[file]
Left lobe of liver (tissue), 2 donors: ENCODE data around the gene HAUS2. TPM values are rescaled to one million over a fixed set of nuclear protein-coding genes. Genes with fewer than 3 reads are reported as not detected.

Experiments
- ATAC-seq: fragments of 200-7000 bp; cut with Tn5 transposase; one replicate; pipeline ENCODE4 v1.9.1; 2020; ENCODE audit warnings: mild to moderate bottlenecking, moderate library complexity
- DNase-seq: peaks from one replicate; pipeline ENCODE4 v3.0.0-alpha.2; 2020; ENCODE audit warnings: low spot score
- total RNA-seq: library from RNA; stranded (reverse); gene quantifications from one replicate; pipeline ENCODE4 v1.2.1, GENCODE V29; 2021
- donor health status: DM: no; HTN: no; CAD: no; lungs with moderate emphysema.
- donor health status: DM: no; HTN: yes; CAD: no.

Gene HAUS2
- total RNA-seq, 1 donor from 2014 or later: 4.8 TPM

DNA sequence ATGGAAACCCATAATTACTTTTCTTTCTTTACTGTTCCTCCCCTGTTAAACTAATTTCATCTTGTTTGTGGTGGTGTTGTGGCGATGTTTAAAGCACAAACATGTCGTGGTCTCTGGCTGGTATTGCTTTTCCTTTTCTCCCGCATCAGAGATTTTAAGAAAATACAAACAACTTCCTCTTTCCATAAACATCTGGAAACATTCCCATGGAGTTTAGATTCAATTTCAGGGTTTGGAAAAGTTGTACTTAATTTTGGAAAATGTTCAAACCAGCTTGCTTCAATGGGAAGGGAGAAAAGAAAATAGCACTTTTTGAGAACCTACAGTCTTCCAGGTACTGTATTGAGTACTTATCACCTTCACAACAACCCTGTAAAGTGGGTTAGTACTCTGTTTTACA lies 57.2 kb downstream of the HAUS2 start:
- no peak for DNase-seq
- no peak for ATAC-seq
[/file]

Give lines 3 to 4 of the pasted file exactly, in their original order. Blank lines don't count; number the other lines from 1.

- ATAC-seq: fragments of 200-7000 bp; cut with Tn5 transposase; one replicate; pipeline ENCODE4 v1.9.1; 2020; ENCODE audit warnings: mild to moderate bottlenecking, moderate library complexity
- DNase-seq: peaks from one replicate; pipeline ENCODE4 v3.0.0-alpha.2; 2020; ENCODE audit warnings: low spot score